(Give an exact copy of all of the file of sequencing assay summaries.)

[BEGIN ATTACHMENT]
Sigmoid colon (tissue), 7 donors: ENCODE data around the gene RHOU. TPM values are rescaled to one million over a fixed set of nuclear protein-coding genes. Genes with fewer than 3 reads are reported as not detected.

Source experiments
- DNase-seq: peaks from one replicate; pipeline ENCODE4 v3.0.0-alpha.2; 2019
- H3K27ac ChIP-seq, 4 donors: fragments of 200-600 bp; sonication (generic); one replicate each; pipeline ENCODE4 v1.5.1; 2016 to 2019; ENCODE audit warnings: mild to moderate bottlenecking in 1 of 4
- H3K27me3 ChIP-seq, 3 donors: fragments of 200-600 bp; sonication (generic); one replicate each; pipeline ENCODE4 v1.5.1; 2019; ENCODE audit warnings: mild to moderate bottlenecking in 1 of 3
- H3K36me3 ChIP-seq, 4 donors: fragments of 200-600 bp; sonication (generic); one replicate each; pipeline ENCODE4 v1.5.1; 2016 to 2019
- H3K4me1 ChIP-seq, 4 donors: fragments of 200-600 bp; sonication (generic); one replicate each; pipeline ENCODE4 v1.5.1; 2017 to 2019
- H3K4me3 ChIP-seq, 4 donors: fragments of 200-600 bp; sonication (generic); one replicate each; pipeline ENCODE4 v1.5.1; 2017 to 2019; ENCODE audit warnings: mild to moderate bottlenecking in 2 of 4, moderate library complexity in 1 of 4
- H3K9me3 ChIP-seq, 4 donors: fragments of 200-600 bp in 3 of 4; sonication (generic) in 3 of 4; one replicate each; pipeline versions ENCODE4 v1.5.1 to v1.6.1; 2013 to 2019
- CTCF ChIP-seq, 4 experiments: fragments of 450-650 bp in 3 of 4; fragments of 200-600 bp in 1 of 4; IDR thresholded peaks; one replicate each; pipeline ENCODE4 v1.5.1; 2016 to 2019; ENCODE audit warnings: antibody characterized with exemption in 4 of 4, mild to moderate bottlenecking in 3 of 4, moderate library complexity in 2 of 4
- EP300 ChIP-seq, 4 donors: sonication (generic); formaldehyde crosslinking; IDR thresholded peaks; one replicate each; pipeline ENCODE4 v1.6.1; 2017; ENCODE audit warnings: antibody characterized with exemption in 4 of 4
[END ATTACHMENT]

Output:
Sigmoid colon (tissue), 7 donors: ENCODE data around the gene RHOU. TPM values are rescaled to one million over a fixed set of nuclear protein-coding genes. Genes with fewer than 3 reads are reported as not detected.

Source experiments
- DNase-seq: peaks from one replicate; pipeline ENCODE4 v3.0.0-alpha.2; 2019
- H3K27ac ChIP-seq, 4 donors: fragments of 200-600 bp; sonication (generic); one replicate each; pipeline ENCODE4 v1.5.1; 2016 to 2019; ENCODE audit warnings: mild to moderate bottlenecking in 1 of 4
- H3K27me3 ChIP-seq, 3 donors: fragments of 200-600 bp; sonication (generic); one replicate each; pipeline ENCODE4 v1.5.1; 2019; ENCODE audit warnings: mild to moderate bottlenecking in 1 of 3
- H3K36me3 ChIP-seq, 4 donors: fragments of 200-600 bp; sonication (generic); one replicate each; pipeline ENCODE4 v1.5.1; 2016 to 2019
- H3K4me1 ChIP-seq, 4 donors: fragments of 200-600 bp; sonication (generic); one replicate each; pipeline ENCODE4 v1.5.1; 2017 to 2019
- H3K4me3 ChIP-seq, 4 donors: fragments of 200-600 bp; sonication (generic); one replicate each; pipeline ENCODE4 v1.5.1; 2017 to 2019; ENCODE audit warnings: mild to moderate bottlenecking in 2 of 4, moderate library complexity in 1 of 4
- H3K9me3 ChIP-seq, 4 donors: fragments of 200-600 bp in 3 of 4; sonication (generic) in 3 of 4; one replicate each; pipeline versions ENCODE4 v1.5.1 to v1.6.1; 2013 to 2019
- CTCF ChIP-seq, 4 experiments: fragments of 450-650 bp in 3 of 4; fragments of 200-600 bp in 1 of 4; IDR thresholded peaks; one replicate each; pipeline ENCODE4 v1.5.1; 2016 to 2019; ENCODE audit warnings: antibody characterized with exemption in 4 of 4, mild to moderate bottlenecking in 3 of 4, moderate library complexity in 2 of 4
- EP300 ChIP-seq, 4 donors: sonication (generic); formaldehyde crosslinking; IDR thresholded peaks; one replicate each; pipeline ENCODE4 v1.6.1; 2017; ENCODE audit warnings: antibody characterized with exemption in 4 of 4